Dallas Cowboys: Revisiting quarterback Ben DiNucci

Mandatory Credit: Ken Blaze-USA TODAY Sports
Mandatory Credit: Ken Blaze-USA TODAY Sports /
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. Mandatory Credit: Eric Hartline-USA TODAY Sports
. Mandatory Credit: Eric Hartline-USA TODAY Sports /

The Good Stuff

The Choice of Accessories

Somehow in the span of one year, I went from liking his aesthetic to disliking it. It’s possible the white long sleeve on the right arm doesn’t work with the Cowboys uniforms, but I now seem to be a man who can only appreciate equal sleeve length on both arms. You could say I’ve grown up, or that the purple in James Madison’s uniforms brought more contrast allowing the white right arm sleeve to not stand out as much.

Either reason is at your disposal.

Ball Placement

Oh lordy, how things have changed!

Accuracy is the byproduct of many factors, but as we’ve seen with Dak Prescott‘s improvements over the past couple of years, the two big factors include release and wind up. Footwork is obviously scattered in their but DiNucci’s footwork in college was often lacking. So what gives now that he’s in the NFL?

Everyone loves DiNucci’s sidearm because it’s a relatively unique motion, but it’s clear that it doesn’t hold much value at the professional level. Traditionally with sidearm motions, the ball travels in a flat line more than an arc. There is value in that when the quarterback needs to get the ball to the outside quickly, but the NFL generally requires more touch and arc especially when targetting the middle of the field.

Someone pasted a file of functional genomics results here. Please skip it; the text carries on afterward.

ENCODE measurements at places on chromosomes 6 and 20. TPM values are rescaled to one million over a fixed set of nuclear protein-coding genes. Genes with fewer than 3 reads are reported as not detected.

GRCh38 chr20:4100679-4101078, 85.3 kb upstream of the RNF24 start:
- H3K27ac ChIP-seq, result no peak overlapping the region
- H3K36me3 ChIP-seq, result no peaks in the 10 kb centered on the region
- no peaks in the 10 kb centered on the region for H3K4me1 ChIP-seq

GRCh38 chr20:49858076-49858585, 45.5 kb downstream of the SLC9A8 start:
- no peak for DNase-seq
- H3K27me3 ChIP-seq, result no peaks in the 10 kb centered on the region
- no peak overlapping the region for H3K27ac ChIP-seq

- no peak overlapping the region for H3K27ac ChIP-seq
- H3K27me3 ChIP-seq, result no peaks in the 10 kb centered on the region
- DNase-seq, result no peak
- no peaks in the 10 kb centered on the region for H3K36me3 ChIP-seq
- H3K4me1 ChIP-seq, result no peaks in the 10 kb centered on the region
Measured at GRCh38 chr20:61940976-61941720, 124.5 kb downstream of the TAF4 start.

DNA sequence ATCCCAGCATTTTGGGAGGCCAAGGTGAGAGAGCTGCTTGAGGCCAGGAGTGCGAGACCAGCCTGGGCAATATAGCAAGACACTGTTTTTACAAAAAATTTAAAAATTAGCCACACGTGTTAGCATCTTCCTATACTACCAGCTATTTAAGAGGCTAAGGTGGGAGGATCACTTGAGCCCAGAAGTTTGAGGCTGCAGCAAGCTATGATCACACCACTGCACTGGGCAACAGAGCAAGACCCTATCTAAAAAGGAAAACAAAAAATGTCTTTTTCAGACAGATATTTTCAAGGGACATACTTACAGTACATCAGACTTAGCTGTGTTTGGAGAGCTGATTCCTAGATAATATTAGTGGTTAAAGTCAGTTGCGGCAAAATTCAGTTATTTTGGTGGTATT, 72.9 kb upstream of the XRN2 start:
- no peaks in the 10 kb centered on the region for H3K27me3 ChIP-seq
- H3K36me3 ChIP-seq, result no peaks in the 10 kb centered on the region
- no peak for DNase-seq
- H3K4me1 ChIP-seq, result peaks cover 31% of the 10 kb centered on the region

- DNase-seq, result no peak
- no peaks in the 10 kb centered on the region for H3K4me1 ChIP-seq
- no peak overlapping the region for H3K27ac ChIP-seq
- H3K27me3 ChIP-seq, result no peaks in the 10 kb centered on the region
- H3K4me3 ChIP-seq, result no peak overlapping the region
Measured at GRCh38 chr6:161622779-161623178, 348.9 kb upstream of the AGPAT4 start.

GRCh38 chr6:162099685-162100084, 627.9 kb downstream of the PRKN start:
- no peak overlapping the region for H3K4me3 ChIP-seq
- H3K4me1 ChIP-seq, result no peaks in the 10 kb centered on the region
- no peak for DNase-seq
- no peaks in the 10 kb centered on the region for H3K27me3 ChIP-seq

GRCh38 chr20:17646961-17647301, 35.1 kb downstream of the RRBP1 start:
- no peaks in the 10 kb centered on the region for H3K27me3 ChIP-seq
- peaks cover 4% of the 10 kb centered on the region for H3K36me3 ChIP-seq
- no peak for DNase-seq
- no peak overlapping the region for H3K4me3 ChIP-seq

So it shouldn’t come as any surprise that almost all of DiNucci’s pass completions came when working towards the boundaries.

His lone interception came when he tried to bullet a pass deep down the field with the middle of the field closed allowing the safety to come down and played the ball. Without the correct viewing angle, we can’t decipher if he read the progression correctly, but the ball was problematic because it split two receivers and was incredibly low arching making it incredibly easy for defenders to play in the air.

Something quarterbacks have to get used to at the next level is leading receivers into their routes versus throwing to open receivers. DiNucci’s low arching throws worked in college because it got the ball quickly to wide-open receivers. When you lead receivers, you have to put some arch under it such as to give the receivers something to run under.

His release and wind-up obviously neglect his bad footwork that naturally alters throws as well. When he can’t plant his feet and drive forward the balls have no zip on them and fall to the ground. When he’s throwing off his back foot, the ball gets too high and becomes harder to track as it usually requires receivers to alter strides a bit.

The arm strength is so clear with DiNucci, but he simply looks too casual out there. I’m not sure why he does either because he hasn’t been particularly productive the last two NFL games he’s played in.

Mobility/Pocket Presence

One of these is really good, the other is a work in progress.

DiNucci is incredibly mobile. The fourth and 19 conversion for 27 yards is a pretty clear indicator of this. When the pocket crumbled, which it did often, he had the quick twitch to move out of the way. There isn’t a question about his athletic ability as he looked the most athletic of all the Cowboys quarterbacks that played Thursday night.

The obvious issue is his pocket presence. In college, his pocket presence was good often displaying a good feel for the pocket with the lateral agility to elude defenders and move out of the pocket. There’s no question the NFL is challenging his confidence. In his 91 snaps last season, DiNucci was sacked seven times (14 percent) and fumbled the ball four times and when he feels the pocket collapse he’s pretty quick to bail.

Quarterbacks take a long time to develop these things and you can see that growth as his college career matured. However, as it currently stands DiNucci just doesn’t have a feel for the pocket. He’s an aggressive passer always looking downfield instead of a rhythm passer and it disrupts his ability to put plays together when he takes a sack.